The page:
Fred Krupp organized the first Earth Day celebration at Verona High School in 1970. For the last 30 years, he has been president of the Environmental Defense Fund, which has rallied science and economics to find national and international solutions for cleaner air, water, ecosystems and reduced greenhouse gas emissions. Today, Krupp was in Paris to witness the historic signing of a global pact to slow climate change by nearly every country on the planet. This is the VHS alumni’s statement on that agreement:
“We have reached a transformative moment in the long struggle to get serious about climate change. The final text of the Paris agreement deserves to be adopted by the COP today. The agreement will send a powerful, immediate signal to global markets that the clean energy future is open for business.
“It makes a moral call for dramatic action that leaves no one behind, and it moves us closer to the crucial turning point when global carbon emissions, which have been rising for more than two centuries, finally begin to decline.
“Paris begins a new, more ambitious chapter in the history of climate action. The era of delay is over. We’re in the race of our lives — and we’re acting on that knowledge.
“If this breakthrough happens, it will be because the nations of the world — developed and developing, north and south, large and small — moved beyond the old excuses for delay and pledged substantial cuts in the pollution that is damaging our climate. While the Paris commitments won’t deliver all the emissions reductions that are needed, the agreement provides a framework to ratchet up ambition over time: a transparent system for reporting and review, regular assessments of progress, and strengthening of commitments every five years beginning in 2020.
“These provisions and related language on ‘cooperative approaches’ are critical and should not be overlooked. They open the door for the powerful role markets must play in driving emissions down and innovation up. What is most promising about this deal is that it matches ambition with accountability by outlining a credible, transparent process for cooperative climate action among national and subnational groups. Because the agreement explicitly forbids double-counting of emissions reductions, governments and markets can move forward with confidence.”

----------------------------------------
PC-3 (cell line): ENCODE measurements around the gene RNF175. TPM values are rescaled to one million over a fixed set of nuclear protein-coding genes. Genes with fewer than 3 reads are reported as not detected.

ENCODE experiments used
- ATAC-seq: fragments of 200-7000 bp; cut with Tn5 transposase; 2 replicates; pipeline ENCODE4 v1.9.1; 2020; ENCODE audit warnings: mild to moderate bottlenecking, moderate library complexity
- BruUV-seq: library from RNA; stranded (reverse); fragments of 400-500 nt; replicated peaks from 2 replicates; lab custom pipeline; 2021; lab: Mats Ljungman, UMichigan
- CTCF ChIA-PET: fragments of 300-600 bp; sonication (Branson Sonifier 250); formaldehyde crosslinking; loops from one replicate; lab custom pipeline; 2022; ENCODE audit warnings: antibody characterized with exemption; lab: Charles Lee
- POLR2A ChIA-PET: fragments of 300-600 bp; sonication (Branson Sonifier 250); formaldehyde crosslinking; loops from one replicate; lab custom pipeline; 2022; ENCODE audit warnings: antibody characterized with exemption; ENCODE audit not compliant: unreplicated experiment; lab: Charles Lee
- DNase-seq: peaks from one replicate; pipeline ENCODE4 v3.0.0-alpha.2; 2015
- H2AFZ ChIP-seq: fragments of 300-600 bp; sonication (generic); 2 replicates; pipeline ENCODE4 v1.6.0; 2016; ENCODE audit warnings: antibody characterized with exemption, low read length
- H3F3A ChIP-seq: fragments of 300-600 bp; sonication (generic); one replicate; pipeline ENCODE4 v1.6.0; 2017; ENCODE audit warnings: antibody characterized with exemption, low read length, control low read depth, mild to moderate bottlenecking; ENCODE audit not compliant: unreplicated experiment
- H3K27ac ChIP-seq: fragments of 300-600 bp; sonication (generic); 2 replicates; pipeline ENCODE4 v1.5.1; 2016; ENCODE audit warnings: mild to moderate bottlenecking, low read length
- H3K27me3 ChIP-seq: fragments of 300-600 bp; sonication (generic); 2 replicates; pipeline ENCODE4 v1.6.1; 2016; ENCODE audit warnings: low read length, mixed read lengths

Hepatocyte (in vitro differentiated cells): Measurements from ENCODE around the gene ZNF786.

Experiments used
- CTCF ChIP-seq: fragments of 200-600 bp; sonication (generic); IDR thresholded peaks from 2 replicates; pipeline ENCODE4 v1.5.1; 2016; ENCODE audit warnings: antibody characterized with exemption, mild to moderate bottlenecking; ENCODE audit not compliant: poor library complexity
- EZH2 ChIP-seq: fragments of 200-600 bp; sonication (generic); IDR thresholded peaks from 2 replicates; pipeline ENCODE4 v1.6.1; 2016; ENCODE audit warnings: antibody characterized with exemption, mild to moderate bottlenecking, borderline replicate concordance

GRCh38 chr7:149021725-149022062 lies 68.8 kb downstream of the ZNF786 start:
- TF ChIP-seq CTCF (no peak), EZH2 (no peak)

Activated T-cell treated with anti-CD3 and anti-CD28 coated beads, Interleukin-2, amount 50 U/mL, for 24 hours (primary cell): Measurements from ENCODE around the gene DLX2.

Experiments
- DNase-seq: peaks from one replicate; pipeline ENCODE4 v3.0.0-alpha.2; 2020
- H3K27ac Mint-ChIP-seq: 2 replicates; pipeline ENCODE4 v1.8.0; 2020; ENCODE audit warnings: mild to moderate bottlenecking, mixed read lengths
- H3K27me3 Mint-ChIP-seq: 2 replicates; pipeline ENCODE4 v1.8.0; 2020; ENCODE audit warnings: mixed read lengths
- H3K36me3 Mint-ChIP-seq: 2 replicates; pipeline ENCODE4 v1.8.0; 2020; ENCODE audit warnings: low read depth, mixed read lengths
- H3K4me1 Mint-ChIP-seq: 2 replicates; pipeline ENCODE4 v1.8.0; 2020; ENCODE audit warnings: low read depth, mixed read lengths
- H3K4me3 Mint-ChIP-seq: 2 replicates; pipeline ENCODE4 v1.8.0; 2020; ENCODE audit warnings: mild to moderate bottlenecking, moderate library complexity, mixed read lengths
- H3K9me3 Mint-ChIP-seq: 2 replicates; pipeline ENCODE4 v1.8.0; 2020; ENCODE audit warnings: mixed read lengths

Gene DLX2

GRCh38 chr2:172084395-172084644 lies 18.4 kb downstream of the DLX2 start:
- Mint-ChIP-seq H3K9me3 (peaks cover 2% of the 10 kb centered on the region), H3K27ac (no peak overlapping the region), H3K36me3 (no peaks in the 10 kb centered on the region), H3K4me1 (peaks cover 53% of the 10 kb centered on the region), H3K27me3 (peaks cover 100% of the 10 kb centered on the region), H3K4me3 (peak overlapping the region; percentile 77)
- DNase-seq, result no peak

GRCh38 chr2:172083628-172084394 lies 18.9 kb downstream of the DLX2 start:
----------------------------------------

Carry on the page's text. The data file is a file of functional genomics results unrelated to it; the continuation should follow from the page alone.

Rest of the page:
“Now our work must turn to meeting — and strengthening — these commitments. The agreement relies on each nation to enact its own policies to reduce emissions while ensuring that their progress can be monitored by all. We look forward to each country’s work to both meet and build on their pledges in order to finish the hard work of protecting future generations.
“The delegates in Paris have delivered several big wins for the climate. Others include:
- An affirmation of the critical role of tropical forests in addressing climate change. The agreement includes an explicit reference to reducing emissions from deforestation and forest degradation, known as REDD+. The methodological framework for REDD+ was already in place coming into Paris, but this agreement gives a valuable high-level signal for nations to move forward in implementing and scaling up REDD+.
- An agreement to mobilize funds for climate finance, from a wide variety of public and private sources, building on the commitment made in Copenhagen and doubling the U.S. commitment to adaptation finance. This funding will help developing nations get on the clean energy path and creates an enormous business opportunity for the renewable energy industry in the U.S., China and elsewhere.
- An explicit recognition of the need to turn the corner on global emissions. The Agreement states, “Parties aim to reach global peaking of greenhouse gas emissions as soon as possible.” Analysis by the International Energy Agency shows that with concerted effort this crucial turning point can be reached by 2020. The Paris commitments don’t reach this turning point, but the ratcheting up of ambition in coming years can and must do so.
“As French Foreign Minister Laurent Fabius said today, citing Nelson Mandela, ‘None of us, acting alone, can be successful.’ We can only be successful by working together.
“This agreement is the culmination of years of behind-the-scenes diplomacy by President Obama and Secretary Kerry, both of whom worked overtime in the final days to help deliver this historic breakthrough. They deserve a great deal of credit — as do our French hosts and leaders from the E.U., China, Canada, Peru, New Zealand, and around the world. Their focus, commitment and hard work has been indispensable, and they have my personal thanks.”
—Fred Krupp, President, Environmental Defense Fund